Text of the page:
I decided not to put a cover on this model, but I am pretty firmly convinced that P46 and indeed most papyrus codices, probably had covers. I recall reading somewhere (I can’t come up with the exact reference) that perhaps the presence of covers on papyrus codices was exceptional. I find this a bit difficult to believe for a couple reasons.
First, papyrus codices, especially single quire codices, tend not to stay closed. There is a snake weight in this image above to hold the codex shut because what it “wants” to do is spring open. A cover with a flap and ties keeps the codex codex closed.
Second, papyrus leaves do not do well without some form of protection. This quire endured just a few trips between office and house in my backpack, and it already has begun to show signs of wear at the edges.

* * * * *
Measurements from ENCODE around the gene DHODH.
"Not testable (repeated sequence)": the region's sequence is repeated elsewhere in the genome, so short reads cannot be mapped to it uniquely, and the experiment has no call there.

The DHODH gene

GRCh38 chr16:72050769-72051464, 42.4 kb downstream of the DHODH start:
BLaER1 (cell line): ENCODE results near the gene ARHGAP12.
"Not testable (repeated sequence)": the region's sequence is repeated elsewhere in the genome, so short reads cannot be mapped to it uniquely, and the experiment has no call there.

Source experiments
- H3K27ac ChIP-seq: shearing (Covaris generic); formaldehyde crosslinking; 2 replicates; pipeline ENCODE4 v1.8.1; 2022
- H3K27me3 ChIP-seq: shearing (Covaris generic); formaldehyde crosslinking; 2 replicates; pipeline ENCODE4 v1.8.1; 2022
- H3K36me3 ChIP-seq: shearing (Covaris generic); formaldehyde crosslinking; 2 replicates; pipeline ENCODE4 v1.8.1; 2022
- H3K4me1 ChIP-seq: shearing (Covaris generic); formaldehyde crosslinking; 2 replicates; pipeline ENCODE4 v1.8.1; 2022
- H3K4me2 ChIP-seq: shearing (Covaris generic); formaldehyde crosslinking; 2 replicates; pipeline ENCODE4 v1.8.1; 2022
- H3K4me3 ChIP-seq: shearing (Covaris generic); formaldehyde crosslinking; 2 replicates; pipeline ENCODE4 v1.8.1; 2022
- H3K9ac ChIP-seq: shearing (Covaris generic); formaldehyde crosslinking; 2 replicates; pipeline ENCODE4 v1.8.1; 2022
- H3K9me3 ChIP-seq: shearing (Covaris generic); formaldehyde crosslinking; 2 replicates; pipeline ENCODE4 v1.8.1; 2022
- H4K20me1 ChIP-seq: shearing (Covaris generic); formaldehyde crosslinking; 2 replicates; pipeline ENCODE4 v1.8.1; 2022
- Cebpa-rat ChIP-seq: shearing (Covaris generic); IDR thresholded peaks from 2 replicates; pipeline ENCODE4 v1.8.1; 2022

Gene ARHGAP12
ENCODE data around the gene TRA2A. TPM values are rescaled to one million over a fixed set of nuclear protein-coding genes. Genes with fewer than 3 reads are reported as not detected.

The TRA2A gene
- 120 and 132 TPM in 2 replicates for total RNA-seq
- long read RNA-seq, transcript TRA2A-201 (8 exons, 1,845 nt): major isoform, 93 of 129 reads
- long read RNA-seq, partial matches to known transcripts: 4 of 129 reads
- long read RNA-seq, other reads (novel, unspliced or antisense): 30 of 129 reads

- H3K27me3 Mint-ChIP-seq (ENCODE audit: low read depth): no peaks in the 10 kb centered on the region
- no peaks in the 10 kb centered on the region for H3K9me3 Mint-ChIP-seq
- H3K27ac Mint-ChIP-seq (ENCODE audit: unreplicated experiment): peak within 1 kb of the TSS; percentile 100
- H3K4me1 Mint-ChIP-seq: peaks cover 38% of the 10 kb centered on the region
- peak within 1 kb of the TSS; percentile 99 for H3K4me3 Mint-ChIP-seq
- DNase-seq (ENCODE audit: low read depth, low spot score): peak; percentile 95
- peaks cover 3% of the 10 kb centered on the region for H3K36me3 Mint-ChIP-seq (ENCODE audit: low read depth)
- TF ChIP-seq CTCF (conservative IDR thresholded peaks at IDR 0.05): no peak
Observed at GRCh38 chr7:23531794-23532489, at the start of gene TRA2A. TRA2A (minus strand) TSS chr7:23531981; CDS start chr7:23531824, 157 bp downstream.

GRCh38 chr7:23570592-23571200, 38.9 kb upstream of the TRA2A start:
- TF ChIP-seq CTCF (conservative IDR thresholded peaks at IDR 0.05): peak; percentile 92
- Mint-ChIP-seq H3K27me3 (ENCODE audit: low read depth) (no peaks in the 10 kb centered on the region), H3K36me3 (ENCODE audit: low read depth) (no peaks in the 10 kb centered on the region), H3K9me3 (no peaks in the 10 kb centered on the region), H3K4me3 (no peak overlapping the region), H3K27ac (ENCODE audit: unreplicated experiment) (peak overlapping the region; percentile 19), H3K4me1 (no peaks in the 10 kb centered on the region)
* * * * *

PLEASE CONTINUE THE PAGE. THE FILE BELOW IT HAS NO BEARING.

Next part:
Papyrus books with leather covers, however, are surprisingly durable. The model I made of Nag Hammadi Codex VI can be shaken around by the cover and generally abused without showing any significant damage. I think this kind of cover must have been the norm for papyrus codices in antiquity.
In my first post about making a model of P46 (TM 61855), the papyrus codex of Paul’s letters in Greek that is split between the Chester Beatty Library in Dublin and the University of Michigan, I discussed the different sizes of the bifolia. Now I want to turn to the elements that usually protect the central folds of papyrus codices, the stays on the inside of the quire. In the case of P46, these items do not survive (if they ever existed at all).
The single-quire papyrus codex is a relatively straightforward construction. A stack of papyrus sheets folded in half and bound. The binding can either be directly through the central fold or “stabbed” through the codex from front to back.